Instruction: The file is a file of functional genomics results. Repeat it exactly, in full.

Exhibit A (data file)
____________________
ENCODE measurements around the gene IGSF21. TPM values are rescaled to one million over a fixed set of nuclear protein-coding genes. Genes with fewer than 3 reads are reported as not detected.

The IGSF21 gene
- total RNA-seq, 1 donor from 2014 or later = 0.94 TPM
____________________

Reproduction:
ENCODE measurements around the gene IGSF21. TPM values are rescaled to one million over a fixed set of nuclear protein-coding genes. Genes with fewer than 3 reads are reported as not detected.

The IGSF21 gene
- total RNA-seq, 1 donor from 2014 or later = 0.94 TPM